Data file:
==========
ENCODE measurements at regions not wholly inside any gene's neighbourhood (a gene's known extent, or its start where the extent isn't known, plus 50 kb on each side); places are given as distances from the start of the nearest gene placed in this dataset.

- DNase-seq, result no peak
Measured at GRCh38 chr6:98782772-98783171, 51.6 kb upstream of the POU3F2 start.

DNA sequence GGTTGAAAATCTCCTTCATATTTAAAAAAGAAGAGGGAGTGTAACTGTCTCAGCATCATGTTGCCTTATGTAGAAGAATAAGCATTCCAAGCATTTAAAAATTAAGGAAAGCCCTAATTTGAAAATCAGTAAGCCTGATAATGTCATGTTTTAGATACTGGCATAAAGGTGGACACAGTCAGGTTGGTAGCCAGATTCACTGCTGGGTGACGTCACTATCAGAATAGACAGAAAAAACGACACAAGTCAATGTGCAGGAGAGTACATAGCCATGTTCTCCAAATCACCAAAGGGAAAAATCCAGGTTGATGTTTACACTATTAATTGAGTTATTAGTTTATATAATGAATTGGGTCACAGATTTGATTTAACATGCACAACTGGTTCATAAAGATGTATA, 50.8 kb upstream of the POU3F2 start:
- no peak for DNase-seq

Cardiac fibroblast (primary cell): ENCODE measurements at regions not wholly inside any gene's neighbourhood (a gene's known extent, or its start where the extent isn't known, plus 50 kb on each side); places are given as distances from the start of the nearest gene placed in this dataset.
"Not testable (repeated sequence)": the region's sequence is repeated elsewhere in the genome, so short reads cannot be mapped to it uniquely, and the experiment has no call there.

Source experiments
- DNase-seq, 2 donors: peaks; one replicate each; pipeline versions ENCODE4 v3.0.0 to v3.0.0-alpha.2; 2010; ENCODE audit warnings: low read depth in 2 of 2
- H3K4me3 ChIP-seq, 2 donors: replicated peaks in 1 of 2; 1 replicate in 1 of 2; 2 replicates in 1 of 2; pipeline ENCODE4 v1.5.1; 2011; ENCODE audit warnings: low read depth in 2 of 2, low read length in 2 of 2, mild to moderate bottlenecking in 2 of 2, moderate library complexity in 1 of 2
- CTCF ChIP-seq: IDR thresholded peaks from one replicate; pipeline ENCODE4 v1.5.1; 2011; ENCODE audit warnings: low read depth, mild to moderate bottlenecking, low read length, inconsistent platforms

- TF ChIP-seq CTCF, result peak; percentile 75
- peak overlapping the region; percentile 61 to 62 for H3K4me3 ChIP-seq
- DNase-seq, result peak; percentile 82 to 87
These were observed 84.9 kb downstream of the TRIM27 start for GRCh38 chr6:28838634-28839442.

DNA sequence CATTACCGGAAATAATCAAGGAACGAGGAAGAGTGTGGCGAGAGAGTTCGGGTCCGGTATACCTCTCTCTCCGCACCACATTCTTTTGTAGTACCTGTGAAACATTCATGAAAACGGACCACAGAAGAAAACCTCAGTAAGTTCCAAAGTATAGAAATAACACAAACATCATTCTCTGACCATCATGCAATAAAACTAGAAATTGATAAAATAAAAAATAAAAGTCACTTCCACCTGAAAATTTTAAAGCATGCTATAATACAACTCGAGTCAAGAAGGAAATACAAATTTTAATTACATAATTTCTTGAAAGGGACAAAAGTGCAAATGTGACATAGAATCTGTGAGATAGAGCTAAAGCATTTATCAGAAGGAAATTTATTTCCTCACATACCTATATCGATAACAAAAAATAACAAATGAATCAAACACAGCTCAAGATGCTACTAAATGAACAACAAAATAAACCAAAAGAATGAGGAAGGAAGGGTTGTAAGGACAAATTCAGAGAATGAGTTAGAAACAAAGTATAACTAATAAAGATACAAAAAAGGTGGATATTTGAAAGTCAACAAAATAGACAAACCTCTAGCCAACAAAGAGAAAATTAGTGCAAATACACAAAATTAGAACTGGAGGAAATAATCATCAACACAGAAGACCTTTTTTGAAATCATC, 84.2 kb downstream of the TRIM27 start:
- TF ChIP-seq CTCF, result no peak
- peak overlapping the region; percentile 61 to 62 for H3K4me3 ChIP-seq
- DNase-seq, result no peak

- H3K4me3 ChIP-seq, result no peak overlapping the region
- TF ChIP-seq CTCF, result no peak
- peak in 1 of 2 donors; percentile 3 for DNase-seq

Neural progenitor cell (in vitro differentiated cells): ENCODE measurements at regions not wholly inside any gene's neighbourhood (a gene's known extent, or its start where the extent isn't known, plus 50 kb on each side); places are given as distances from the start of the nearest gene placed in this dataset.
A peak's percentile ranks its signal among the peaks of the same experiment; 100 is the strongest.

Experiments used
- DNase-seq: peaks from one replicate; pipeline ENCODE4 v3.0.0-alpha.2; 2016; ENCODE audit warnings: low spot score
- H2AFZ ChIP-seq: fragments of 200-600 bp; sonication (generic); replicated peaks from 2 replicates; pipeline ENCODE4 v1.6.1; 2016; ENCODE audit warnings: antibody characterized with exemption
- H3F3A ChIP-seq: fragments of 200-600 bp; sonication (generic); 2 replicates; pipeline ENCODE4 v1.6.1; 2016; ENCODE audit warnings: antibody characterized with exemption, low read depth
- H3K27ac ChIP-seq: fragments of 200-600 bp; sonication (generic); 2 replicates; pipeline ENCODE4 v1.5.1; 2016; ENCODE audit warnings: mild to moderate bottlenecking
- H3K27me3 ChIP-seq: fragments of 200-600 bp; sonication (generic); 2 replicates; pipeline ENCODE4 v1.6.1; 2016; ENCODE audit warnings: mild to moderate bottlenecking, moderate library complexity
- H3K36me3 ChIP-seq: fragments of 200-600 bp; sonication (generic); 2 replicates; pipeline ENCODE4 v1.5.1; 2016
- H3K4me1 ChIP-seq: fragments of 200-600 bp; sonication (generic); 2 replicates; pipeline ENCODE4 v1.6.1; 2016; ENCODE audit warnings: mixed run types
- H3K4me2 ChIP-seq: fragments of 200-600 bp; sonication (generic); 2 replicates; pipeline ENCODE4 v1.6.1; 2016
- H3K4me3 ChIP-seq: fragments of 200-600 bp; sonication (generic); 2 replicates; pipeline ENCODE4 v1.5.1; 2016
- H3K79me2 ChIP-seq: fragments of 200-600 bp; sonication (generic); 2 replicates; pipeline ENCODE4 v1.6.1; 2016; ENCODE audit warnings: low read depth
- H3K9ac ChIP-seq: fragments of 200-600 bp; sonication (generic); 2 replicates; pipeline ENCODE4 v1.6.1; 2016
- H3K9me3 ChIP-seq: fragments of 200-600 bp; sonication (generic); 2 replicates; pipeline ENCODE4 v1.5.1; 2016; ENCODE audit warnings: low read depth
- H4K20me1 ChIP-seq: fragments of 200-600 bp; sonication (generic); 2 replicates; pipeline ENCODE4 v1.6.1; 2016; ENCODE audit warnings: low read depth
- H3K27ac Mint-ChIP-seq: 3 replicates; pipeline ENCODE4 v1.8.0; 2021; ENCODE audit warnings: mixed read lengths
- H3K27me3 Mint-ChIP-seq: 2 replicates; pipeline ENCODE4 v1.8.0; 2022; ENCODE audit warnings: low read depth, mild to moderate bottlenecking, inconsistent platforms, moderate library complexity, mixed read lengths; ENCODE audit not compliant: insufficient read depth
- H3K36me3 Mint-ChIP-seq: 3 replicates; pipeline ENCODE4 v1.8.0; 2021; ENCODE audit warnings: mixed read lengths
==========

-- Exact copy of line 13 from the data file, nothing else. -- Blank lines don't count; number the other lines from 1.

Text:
- peak overlapping the region; percentile 61 to 62 for H3K4me3 ChIP-seq